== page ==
William Shakespeare Smoked Weed, Says New Scientific Analysis

William Shakespeare‘s clever wordplay and enduring themes might not be the only way that the playwright proved to be ahead of his time. New evidence suggests that William may have partaken in smoking marijuana.

Analysis of pipe fragments found close to William’s famed Stratford-on-Avon home have yielded some interesting results. According to data published by the South African Journal of Science, cannabis residue was identified on eight of 24 fragments in the nearby area of Shakespeare’s former grounds. Four of those weed-positive relics were found right in William’s former garden.

Even more surprising than the indication that The Bard may have smoked weed, there were also two pipes from the excavation area that tested positive for another substance — cocaine, or coca leaves possibly bought back by Sir Francis Drake from his visits to Peru.

Unlike the pipes showing marijuana use, those showing signs of cocaine use were not found directly on the grounds of Shakespeare’s property — which makes it more doubtful that William himself engaged in smoking coca leaf. Furthermore, the researchers involved in the project think there is proof in Shakespeare’s sonnets that he preferred weed to coca leaves.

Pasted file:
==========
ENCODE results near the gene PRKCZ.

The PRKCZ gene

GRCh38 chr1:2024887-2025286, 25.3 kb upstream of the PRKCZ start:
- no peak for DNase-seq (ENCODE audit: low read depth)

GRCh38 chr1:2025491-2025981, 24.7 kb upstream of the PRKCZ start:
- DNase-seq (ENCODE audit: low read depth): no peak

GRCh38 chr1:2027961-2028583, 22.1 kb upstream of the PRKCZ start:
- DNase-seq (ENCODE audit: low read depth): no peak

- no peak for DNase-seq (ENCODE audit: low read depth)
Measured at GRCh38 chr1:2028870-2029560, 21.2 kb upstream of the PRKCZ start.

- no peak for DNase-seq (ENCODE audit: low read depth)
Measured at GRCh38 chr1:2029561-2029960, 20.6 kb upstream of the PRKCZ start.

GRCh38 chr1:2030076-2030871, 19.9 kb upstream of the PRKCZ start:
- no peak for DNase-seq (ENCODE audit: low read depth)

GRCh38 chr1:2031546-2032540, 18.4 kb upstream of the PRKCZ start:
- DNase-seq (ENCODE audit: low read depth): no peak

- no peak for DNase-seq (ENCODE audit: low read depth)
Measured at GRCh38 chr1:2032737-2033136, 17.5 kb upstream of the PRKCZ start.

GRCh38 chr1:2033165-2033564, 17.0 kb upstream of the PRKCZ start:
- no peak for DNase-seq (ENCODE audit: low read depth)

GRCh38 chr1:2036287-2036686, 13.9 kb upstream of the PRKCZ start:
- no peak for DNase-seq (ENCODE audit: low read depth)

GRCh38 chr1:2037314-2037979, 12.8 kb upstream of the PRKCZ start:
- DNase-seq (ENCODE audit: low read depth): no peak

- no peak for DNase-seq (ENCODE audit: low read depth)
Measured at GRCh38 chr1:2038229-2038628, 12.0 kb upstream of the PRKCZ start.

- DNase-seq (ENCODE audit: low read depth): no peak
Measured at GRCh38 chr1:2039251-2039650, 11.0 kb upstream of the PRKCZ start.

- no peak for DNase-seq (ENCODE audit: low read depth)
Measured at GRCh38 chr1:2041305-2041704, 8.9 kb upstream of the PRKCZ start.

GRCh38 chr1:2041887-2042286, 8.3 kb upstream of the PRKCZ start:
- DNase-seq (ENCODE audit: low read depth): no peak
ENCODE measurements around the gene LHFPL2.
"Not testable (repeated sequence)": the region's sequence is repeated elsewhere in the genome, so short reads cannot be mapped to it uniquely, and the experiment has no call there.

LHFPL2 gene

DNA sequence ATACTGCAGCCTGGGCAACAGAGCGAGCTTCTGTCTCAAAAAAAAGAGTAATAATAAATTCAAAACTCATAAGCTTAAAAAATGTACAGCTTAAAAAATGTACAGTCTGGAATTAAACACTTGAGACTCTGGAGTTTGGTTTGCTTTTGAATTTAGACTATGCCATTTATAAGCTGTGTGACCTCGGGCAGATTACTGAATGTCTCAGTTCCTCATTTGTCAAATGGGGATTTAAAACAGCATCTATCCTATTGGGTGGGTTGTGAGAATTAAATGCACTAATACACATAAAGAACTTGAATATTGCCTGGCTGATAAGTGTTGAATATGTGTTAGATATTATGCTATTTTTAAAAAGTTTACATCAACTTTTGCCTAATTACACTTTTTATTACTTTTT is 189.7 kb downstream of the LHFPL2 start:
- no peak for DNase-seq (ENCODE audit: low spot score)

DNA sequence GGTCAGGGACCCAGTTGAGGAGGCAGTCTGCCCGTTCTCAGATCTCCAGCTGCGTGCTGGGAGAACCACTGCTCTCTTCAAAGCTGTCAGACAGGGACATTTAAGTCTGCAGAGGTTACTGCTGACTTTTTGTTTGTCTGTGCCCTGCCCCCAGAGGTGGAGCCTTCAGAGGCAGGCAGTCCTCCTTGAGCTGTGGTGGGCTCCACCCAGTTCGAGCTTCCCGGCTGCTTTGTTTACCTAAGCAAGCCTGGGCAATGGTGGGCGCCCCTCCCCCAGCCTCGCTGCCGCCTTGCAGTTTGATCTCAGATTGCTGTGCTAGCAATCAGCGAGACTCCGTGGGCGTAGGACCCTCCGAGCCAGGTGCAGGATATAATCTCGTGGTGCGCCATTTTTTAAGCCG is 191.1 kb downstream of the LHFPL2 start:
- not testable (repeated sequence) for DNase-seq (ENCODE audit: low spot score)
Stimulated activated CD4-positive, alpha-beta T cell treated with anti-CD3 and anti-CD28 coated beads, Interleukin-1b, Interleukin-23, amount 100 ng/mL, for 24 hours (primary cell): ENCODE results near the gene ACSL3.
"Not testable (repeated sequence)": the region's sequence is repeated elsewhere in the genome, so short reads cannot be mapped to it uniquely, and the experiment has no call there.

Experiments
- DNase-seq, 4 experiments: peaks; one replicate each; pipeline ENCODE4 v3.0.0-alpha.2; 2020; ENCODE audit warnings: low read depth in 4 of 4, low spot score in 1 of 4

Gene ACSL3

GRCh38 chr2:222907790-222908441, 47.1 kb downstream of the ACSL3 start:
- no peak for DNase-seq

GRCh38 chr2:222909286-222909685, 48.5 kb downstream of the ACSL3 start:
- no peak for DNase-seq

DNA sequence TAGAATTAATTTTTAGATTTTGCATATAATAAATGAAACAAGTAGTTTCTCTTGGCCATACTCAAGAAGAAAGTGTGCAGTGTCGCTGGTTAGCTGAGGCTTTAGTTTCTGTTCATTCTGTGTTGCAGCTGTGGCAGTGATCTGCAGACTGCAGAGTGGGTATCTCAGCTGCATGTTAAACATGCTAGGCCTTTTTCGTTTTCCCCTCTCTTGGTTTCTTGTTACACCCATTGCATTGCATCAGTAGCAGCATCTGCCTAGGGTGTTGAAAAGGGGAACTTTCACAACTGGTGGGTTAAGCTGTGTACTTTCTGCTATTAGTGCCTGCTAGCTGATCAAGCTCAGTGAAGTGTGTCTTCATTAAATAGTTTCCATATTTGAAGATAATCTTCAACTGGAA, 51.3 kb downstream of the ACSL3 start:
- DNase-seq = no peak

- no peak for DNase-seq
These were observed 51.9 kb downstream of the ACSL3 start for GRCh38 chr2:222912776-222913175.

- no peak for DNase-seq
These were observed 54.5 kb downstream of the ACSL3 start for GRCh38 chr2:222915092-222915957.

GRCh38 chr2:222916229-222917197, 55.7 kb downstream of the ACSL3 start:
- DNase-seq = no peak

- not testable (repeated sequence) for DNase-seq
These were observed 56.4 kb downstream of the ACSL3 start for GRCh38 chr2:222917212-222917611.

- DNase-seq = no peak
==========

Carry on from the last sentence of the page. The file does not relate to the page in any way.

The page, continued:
“In Sonnet 76 [William] writes about ‘invention in a noted weed.’ This can be interpreted to mean that Shakespeare was willing to use ‘weed’ (Cannabis as a kind of tobacco) for creative writing (‘invention’). In the same sonnet it appears that he would prefer not to be associated with ‘compounds strange,’ which can be interpreted, at least potentially, to mean ‘strange drugs’ (possibly cocaine). Sonnet 76 may relate to complex wordplay relating in part to drugs (compounds and ‘weed’), and in part to a style of writing, associated with clothing (‘weeds’) and literary compounds (words combined to form one, as in the case of the word ‘Philsides’ from Philip Sidney).”

Speculation about whether or not Shakespeare used cannabis has mounted as the drug has become less taboo. Francis Thackeray, the same South African researcher behind the cannabis pipe analysis, has been pushing for Shakespeare’s remains to be exhumed in order to further academic understanding of the famed playwright’s life. Those efforts have thus far been unsuccessful, partially because of references in William’s work that may indicate an uneasiness about exhumation, reported The Telegraph.

Though some may scoff at the discovery, Thackeray urged the scientific community to take the findings about Shakespeare’s weed habits seriously.

“Chemical analyses of residues in early 17th century clay ‘tobacco pipes’ have confirmed that a diversity of plants were smoked in Europe. Literary analyses and chemical science can be mutually beneficial, bringing the arts and the sciences together in an effort to better understand William Shakespeare and his contemporaries.”

[Image via Flickr and David Ramos/Getty Images]